Commissioner Ted Houghton of El Paso expressed support for the higher rates, saying that tolls that cover only construction and operating costs should be increased to produce profits that could help finance other badly needed roads.

"They're basically being subsidized," especially since TxDOT often provides some funds to help bring down the cost of building the roads, Mr. Houghton said during the meeting.

Higher rates already are on the way with some new toll roads. For example, tolls on State Highway 121 in Collin and Denton counties are expected to be set at 14 cents a mile.

Mr. Mills also suggested commissioners and lawmakers explore possible compromises over whether toll roads should be built and operated by public or private entities.

Toll projects are cheaper, according to the audit, when equity is used to reduce the amount of debt used to finance the roads. But that equity can come from public sources just as easily as from private investors, he said.

Mr. Mills urged the commission to work with lawmakers to create a public corporation that could compete to invest public dollars as equity in toll projects. The public company could be funded by TxDOT itself or by other sources, such as the Texas teachers' retirement fund, he said.

Commission Chairman Ric Williamson said he and others have been lobbying for support to do just that, but have so far found few takers in the Legislature.


The TxDOT audit recommendations are very preliminary. Here's the process:
  • The audits and recommendations will be finalized by the end of July.
  • A Sunset Advisory Commission made up of state representatives, state senators and private citizens will use the audits as a starting point for recommending new laws for TxDOT.
  • The sunset commission will hold public hearings and ultimately develop a legislative bill reauthorizing TxDOT as a state agency.
  • The Legislature reconvenes in January 2009 and will consider passage of the reauthorization bill or other new laws pertaining to TxDOT.

© 2007 The Dallas Morning News Co

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Wednesday, July 18, 2007

Proposed 'I-14 Corridor' would link El Paso to the Atlantic

Hutchison, Cornyn introduce federal corridor

Strategic Highway Coalition


The Jasper Newsboy
Copyright 2007

Jasper County Commissioners Court will consider a resolution tomorrow supporting the U.S. Highway 96 Coalition to complete a four lane highway project from Beaumont to Tenaha, according to County Judge Mark Allen.

The current hurricane evacuation route planned by TxDOT (Texas Department of Transportation) calls for a fourlane divided highway to Jasper just north of Recreational Road 255.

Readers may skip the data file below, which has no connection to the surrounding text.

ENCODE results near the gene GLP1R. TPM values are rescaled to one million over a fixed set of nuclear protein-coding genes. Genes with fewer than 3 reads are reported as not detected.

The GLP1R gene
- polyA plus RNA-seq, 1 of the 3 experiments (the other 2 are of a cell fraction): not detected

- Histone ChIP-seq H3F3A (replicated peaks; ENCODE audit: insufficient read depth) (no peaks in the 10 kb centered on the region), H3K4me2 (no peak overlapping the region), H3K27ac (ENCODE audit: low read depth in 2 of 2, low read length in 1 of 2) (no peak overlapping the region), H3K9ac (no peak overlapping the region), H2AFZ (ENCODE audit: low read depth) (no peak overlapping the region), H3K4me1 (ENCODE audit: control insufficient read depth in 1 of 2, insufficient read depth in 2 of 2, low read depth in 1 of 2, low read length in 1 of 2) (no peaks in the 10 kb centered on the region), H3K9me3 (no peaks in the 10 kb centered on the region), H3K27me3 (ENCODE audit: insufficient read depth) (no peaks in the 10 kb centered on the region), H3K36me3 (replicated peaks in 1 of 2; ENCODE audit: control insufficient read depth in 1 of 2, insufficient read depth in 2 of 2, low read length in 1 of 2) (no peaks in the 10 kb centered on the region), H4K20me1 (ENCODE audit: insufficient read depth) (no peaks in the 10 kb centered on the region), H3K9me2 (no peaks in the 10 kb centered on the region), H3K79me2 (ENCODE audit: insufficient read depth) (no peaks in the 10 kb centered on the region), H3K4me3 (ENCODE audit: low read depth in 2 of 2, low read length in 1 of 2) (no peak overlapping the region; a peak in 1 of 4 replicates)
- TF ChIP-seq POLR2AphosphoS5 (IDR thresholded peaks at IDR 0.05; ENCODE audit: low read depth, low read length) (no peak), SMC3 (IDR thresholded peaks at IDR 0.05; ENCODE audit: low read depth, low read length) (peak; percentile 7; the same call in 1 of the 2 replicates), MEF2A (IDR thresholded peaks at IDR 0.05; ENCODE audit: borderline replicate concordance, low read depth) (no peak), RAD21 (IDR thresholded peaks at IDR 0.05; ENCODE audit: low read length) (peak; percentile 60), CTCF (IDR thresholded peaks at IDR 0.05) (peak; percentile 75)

TxDOT reports that some portions of this project south of Jasper are almost 90 percent complete. The widening, left turn lanes, bridges and upgrading should be complete in 2008.

Allen says, "The push will begin to start building northward to improve evacuation times and spur additional economic growth within the East Texas region."

The coalition's goal is to convince TxDOT to extend the four-lane to Tenaha to link with U.S. Highway 59.

Allen said such a move would benefit Sabine and San Augustine counties as well, and be a boon to travelers and future development in the area.

The second annual Texas Transportation Forum will meet in Austin July 18-20 to discuss other improvements to Texas' roads.

The Gulf Coast Strategic Highway Coalition will present recommendation for an east/west route from El Paso to Leesville, La. The Texas Transportation Commissions has already approved a $2 million feasibility study that includes a 600-foot ROW (right of way) for both an interstate grade highway and possible rail component.

The state of Louisiana is taking similar measures along LA- 28 to create a four lane divided highway that will cross central Louisiana from border to border.

The coalition comittee reports, "We have made contact with representatives of the coalition in the states of Georgia, Alabama and Mississippi that are proposing the east/west Interstate 14 that would link to our proposed east/west leg."

Senators Kay Bailey Hutchison and John Cornyn have introduced legislation to make a route from El Paso to the Atlantic a priority federal corridor.

The proposed I-14 would serve Ft. Gordon, Ft. Benning, Ft. Polk, Ft. Hood and Ft. Bliss. It would also give some relief to cities like Beaumont and Houston because long-distance freight could be diverted from I-10 to the more direct I-14.

More important to Jasper County, it would provide a direct route to Austin, according to Allen, who said, "We need a direct route to our state capitol."

© 2007 The Jasper Newsboy:

For more information on the proposed Interstate 14 Corridor click HERE.

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TTC lobbyists pool war chests, plot PR offensive on Washington

Firms Forming Pro-P3 Lobbying Group


by Humberto Sanchez
The Bond Buyer
Copyright 2007

WASHINGTON — A Wall Street investment bank and two foreign firms seeking to invest in U.S. transportation infrastructure are backing an effort to form a lobbying group that will promote public-private partnerships to lawmakers in the wake of concerns raised about whether these deals are in the public interest.

The group, identified as the Coalition for Strengthening America’s Infrastructure, has been provided “seed funding” by Goldman, Sachs & Co., Macquarie Bank Ltd., Transurban Group, and the American Association of State Highway and Transportation officials, which represents the state transportation departments in Washington, according to preliminary promotional documents obtained by The Bond Buyer. The documents did not disclose how much money was provided.